Audit and consulting services sector to face ‘unbundling’ by competition laws?

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Lately in Europe, international accounting and consulting firms have been facing a number of legal issues due to infringements of audit, finance and competition laws. After a market study, the UK’s Competition and Markets Authority (CMA) has published proposals for improvements in the auditing sector; among them, legislative amendments to split up auditing from consulting services. This ‘unbundling’ of activities will address issues regarding competition, market concentration, conflicts of interests and transparency. The central question of this blog post is whether the CMA’s proposals have paved the way for substantial changes in the provision of professional services in Europe.

Auditors and consultants are not protected from legal problems

Often referred to as ‘one stop shop’, the business model of the Big Four—Deloitte, Ernst & Young, KPMG and PwC—and other international accounting and consulting firms is similar: they provide audit, tax, management consulting and legal services. Furthermore, they can leverage their international network through close collaboration with offices in other countries to provide services in multiple jurisdictions. Thus, such firms are attractive to businesses as they can benefit from a wide variety of services in different jurisdictions with one ‘stop’.

However, lately the Big Four firms are experiencing legal challenges. Already in 2009, the regulatory and competition issues of the sector were in the spotlight of the OECD.  Whereas in 2016, the Dutch Authority for the Financial Markets imposed a fine of €6 million on all the Big Four firms for failure to comply with their duty of care. For several years, the UK has been shaken by a number of accounting scandals, most prominently the Carillion collapse, which brought to light the main issues with auditing and consulting services. In another example, this time from Lithuania, a bank subject to bankruptcy litigated with one of the Big Four firms for compensation for significant drawbacks in audits.

Audit market and competition law

Even though the recent European Parliament survey showed that there are ‘very few enforcement actions relating to competition in the audit market’, beside the infringements of audit and related financial laws, the sector has attracted the attention of competition law enforcement. In 2017, the Italian competition authority sanctioned all Big Four firms for cartel activities in a public tender with a fine of €23 million for breach of competition law. Similarly, in the UK, the sector is facing some of the widest competition probes.

The market study of the CMA identified ‘the deep-seated problems’ of the audit sector. It established that there is a lack of competition and a high concentration in the audit market; in fact, the Big Four conduct 97% of the audits of the largest companies. The business model of accountants and consultants is criticised as well, including the emerging conflicts of interests when providing cross-market services.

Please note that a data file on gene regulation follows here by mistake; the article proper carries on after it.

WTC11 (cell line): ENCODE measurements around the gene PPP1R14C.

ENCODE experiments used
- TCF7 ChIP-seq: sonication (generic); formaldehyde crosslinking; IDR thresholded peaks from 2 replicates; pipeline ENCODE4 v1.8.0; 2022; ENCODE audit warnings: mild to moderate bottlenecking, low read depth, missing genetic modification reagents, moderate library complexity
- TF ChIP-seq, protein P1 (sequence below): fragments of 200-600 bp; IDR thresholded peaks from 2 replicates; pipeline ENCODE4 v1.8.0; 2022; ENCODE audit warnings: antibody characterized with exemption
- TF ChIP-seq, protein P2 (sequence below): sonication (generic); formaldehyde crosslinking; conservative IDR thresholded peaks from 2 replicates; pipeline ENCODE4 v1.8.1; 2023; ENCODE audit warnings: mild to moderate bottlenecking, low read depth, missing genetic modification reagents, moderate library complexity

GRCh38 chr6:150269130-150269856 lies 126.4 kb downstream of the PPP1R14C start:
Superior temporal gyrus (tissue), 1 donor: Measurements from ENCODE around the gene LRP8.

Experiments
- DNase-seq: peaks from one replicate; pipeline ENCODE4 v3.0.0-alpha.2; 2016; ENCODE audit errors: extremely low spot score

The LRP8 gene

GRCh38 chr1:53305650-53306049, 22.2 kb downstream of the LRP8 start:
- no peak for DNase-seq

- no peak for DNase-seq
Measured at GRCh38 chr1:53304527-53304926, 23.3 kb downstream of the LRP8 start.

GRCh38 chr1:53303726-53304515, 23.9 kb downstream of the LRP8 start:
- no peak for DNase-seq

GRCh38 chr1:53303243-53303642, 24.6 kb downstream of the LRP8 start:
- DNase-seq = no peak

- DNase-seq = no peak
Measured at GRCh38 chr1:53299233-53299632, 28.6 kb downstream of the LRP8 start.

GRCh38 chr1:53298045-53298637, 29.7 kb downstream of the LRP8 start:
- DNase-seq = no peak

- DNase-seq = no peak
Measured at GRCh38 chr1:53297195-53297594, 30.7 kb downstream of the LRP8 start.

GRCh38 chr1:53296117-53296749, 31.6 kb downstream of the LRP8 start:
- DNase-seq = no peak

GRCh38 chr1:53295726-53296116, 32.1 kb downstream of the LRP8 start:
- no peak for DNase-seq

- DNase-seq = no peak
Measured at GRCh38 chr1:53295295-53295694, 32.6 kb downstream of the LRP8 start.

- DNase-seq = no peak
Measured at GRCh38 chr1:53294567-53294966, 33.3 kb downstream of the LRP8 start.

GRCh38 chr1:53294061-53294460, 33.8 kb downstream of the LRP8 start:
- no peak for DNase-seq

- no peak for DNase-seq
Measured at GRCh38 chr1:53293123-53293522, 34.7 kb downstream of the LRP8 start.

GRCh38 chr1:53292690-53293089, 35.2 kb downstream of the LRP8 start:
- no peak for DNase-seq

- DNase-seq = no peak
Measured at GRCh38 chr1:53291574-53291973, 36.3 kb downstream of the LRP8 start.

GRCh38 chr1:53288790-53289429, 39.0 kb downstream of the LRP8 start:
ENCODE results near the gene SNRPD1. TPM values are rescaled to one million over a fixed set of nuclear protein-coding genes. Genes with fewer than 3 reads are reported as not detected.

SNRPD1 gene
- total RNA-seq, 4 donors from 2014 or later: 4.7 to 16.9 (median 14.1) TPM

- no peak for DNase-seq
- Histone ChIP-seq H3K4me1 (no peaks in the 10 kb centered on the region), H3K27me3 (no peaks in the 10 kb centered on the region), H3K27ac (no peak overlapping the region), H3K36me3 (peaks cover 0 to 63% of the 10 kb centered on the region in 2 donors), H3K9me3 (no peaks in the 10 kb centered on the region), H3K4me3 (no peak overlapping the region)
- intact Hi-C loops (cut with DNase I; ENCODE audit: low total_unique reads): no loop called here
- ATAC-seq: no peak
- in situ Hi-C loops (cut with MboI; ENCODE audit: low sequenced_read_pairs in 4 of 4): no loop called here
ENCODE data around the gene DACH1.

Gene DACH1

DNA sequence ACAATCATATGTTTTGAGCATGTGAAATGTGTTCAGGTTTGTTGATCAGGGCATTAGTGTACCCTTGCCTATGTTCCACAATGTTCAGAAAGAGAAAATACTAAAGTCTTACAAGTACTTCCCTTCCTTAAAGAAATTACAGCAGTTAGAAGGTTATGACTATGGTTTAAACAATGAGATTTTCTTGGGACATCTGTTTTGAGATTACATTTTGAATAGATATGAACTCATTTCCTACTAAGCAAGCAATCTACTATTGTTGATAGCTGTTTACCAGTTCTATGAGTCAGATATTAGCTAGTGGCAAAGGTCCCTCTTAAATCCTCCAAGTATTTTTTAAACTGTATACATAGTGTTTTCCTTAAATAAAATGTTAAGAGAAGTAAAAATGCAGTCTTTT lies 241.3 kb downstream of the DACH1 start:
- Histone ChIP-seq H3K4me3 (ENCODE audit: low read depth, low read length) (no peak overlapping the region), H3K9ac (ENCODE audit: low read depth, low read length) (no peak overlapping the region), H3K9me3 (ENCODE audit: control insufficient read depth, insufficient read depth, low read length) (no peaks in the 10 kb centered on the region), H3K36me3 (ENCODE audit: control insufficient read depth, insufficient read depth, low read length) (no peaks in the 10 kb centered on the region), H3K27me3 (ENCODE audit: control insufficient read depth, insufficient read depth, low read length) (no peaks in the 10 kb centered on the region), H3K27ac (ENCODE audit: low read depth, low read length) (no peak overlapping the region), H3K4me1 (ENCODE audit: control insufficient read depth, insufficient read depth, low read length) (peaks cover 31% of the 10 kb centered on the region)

Structural break-up as the tool to address the market issues

One of the CMA’s proposals to address competition law and conflicts of interests’ concerns is a ‘structural break-up’. That would require auditors to focus entirely on audit and not to offer other consulting services. The most illustrative example of a structural break-up could be the unbundling of activities in the energy sector. European Union energy laws established the requirement to unbundle production, transmission and supply activities. In such a way, one firm is prohibited from providing all three services. Unbundling may be required at the ownership or business operations level (vertical or horizontal). Structural remedies are supposed to eliminate market concentration and promote competition in a sector or in a particular part of it.

Currently, a possibility to apply such measures to a sector can be established only by national (or EU) laws as it is a public policy decision. Therefore, the CMA is merely opening up discussions about legislative reform. However, it is important to note that the new EU Directive No 2019/1 is empowering national competition authorities, having granted them the right to impose structural remedies when addressing competition law concerns. Structural remedies may include an obligation to dispose of a shareholding in an undertaking or to divest a business unit. The Directive has been officially published in mid-January 2019 and Member States have to implement it by February 2021. Thus, even though the UK may advise and propose changes to legislation to split up audit and consulting services, soon EU competition authorities will have discretion to implement structural remedies on their own.

Conclusion

As the auditing sector increasingly attracts the attention of law enforcement, the CMA’s proposed changes may lead to significant changes in the UK. However, we have already experienced the use of competition law tools relevant to structural measures to solve deep-seated sectorial problems in the past. Therefore, knowing that by 2021 all EU Member States’ competition authorities will gain a right to impose such measures at their own discretion, the audit and consulting services sector may face substantial reforms.

Note: the original post has been published  on the Lithuanian legal blog www.Teise.pro (in Lithuanian); the post has been amended to make it relevant to a broader audience.  

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Rita Paukste

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Senior Associate, Motieka & Audzevicius PLP, Vilnius

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